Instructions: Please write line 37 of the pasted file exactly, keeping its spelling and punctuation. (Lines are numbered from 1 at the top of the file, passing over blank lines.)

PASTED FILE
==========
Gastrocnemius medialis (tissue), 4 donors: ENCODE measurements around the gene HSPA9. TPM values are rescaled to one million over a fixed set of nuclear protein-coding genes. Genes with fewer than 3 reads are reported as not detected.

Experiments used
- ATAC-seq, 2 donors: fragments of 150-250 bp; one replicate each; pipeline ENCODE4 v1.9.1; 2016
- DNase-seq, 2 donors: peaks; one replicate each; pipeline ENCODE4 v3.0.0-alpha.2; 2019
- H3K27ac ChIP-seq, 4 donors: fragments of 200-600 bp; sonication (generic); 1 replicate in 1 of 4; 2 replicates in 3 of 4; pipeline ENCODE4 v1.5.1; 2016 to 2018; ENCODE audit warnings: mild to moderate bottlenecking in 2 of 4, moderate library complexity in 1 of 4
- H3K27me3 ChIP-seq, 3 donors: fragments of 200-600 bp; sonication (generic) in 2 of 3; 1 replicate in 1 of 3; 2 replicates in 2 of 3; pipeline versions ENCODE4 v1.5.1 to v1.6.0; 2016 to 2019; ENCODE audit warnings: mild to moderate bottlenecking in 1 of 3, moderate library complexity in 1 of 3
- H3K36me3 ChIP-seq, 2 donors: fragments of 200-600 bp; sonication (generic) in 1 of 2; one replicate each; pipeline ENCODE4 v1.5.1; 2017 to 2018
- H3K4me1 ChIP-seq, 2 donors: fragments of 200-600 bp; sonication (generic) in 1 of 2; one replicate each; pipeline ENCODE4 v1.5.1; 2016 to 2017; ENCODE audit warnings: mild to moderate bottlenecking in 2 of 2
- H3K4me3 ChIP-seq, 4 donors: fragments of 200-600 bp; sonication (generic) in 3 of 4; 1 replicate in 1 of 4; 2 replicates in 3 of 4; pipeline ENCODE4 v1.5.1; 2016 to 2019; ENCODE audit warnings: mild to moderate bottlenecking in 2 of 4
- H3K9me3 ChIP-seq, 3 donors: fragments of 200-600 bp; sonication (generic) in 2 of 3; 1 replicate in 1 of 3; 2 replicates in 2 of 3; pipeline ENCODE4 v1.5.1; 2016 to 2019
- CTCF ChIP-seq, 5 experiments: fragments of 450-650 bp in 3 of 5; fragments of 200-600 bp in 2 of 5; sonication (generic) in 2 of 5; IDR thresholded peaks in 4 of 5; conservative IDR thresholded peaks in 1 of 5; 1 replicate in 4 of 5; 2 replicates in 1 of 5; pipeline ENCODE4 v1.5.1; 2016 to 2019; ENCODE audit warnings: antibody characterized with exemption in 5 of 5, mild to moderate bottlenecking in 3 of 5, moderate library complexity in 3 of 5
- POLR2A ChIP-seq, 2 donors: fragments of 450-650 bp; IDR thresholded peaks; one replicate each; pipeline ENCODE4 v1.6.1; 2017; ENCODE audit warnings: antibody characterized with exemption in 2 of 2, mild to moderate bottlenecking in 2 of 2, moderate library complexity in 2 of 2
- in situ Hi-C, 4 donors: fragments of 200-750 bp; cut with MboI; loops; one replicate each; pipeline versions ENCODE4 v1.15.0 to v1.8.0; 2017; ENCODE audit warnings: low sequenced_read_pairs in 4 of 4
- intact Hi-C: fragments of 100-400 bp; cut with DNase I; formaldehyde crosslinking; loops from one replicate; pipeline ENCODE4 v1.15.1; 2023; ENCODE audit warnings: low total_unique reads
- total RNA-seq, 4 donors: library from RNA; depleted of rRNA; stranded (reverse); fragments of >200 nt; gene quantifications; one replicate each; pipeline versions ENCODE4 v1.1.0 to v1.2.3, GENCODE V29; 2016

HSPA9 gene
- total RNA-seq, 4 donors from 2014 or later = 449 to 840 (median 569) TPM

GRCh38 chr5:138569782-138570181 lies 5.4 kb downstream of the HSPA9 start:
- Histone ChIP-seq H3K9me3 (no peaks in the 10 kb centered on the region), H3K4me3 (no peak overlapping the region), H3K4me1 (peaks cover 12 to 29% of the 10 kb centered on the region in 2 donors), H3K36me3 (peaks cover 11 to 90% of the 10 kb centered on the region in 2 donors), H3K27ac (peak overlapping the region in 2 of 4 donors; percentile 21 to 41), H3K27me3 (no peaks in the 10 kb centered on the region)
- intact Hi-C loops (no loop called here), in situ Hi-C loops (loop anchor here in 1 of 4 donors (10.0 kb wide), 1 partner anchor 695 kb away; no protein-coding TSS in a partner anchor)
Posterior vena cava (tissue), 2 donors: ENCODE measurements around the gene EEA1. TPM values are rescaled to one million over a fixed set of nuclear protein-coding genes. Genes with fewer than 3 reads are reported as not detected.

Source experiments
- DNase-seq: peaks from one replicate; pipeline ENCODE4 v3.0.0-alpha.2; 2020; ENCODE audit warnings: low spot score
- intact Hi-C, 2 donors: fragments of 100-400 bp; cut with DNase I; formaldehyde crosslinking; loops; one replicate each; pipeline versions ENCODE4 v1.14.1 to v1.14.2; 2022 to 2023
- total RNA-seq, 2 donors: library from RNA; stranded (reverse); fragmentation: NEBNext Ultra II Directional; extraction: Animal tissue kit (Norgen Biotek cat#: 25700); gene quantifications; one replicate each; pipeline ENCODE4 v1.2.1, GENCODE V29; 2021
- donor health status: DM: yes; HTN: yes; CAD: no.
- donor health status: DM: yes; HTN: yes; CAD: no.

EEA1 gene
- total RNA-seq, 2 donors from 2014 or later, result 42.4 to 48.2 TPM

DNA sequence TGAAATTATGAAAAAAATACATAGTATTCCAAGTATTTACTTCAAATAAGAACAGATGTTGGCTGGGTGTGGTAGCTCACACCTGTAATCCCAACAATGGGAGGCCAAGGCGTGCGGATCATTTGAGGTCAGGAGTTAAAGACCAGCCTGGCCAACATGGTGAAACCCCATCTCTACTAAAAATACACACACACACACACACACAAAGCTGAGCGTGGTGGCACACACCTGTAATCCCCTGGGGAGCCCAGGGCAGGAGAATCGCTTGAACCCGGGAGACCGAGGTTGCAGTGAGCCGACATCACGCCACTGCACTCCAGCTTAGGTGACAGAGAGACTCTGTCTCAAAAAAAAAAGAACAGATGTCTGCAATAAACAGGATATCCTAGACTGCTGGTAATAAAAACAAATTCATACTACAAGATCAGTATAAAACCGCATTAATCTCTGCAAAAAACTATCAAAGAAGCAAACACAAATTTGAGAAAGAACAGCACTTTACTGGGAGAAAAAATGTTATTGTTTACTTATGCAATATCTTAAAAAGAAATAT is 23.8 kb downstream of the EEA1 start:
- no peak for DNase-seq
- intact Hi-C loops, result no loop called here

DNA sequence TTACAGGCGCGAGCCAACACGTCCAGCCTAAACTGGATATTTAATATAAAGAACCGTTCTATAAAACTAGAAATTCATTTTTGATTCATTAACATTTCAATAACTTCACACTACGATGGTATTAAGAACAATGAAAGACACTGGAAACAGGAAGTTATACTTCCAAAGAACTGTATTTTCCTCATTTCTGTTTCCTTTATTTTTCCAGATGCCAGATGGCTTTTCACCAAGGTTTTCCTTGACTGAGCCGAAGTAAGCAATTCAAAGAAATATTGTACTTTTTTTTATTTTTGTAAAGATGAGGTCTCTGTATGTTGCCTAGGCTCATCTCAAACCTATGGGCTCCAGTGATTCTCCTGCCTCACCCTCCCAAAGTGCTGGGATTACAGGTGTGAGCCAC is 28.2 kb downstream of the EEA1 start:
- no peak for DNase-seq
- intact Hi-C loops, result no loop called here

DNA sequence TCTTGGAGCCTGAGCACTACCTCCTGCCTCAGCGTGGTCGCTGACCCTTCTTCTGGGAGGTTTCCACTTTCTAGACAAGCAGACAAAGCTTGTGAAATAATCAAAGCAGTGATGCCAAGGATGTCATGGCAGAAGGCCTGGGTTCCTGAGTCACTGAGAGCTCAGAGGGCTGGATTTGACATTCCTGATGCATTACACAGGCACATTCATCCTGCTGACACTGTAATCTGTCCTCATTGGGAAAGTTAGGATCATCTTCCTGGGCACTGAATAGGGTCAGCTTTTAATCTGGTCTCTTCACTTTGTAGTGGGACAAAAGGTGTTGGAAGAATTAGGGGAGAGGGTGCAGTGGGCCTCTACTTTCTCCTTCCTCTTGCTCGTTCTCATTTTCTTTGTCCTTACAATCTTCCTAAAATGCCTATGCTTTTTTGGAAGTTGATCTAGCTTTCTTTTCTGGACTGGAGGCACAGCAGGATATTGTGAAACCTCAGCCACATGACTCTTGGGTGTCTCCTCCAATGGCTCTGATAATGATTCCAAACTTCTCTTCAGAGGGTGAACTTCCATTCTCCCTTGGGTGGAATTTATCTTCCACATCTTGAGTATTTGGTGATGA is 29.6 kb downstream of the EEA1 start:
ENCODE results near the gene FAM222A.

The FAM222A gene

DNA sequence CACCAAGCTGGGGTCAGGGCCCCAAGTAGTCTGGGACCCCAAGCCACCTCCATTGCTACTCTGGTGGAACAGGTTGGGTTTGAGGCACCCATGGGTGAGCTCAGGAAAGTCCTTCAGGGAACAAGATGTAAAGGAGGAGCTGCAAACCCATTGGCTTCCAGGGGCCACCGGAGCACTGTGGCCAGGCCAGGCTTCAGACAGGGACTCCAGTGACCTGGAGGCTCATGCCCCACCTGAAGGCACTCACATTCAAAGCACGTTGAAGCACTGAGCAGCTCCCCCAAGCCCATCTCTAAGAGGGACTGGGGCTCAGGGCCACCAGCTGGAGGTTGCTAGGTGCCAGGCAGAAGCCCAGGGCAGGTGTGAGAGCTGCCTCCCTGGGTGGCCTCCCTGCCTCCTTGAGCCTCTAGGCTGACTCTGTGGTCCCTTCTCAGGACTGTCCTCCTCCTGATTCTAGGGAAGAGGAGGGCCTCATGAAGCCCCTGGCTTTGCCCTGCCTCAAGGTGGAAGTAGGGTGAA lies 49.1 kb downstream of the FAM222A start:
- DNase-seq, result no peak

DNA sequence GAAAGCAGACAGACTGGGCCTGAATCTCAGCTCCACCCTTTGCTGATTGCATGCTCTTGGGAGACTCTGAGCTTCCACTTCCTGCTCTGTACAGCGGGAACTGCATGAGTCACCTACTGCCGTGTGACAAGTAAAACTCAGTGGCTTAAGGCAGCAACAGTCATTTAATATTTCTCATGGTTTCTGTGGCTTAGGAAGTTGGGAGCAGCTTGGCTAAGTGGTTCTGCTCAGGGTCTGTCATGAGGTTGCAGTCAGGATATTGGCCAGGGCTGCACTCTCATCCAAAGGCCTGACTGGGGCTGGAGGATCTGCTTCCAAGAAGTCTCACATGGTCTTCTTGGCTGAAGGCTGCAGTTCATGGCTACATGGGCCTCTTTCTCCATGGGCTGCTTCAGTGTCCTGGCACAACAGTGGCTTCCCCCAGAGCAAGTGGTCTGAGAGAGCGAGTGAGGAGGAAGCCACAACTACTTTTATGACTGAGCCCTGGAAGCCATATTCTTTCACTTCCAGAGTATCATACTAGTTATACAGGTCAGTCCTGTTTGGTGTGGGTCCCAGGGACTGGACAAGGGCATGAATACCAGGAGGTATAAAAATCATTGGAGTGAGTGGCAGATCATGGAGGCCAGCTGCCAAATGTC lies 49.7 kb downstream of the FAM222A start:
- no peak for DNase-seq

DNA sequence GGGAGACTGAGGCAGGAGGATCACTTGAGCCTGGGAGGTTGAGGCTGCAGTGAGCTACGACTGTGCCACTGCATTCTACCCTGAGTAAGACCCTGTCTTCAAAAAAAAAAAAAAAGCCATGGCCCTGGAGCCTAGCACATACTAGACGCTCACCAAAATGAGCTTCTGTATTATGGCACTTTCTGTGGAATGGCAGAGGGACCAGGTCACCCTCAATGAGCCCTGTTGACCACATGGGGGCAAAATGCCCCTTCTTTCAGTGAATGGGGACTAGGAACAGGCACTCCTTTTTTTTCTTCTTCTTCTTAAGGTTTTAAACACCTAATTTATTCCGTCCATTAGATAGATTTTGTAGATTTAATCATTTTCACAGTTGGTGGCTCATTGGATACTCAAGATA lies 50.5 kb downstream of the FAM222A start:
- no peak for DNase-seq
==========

ENCODE results near the gene FAM222A.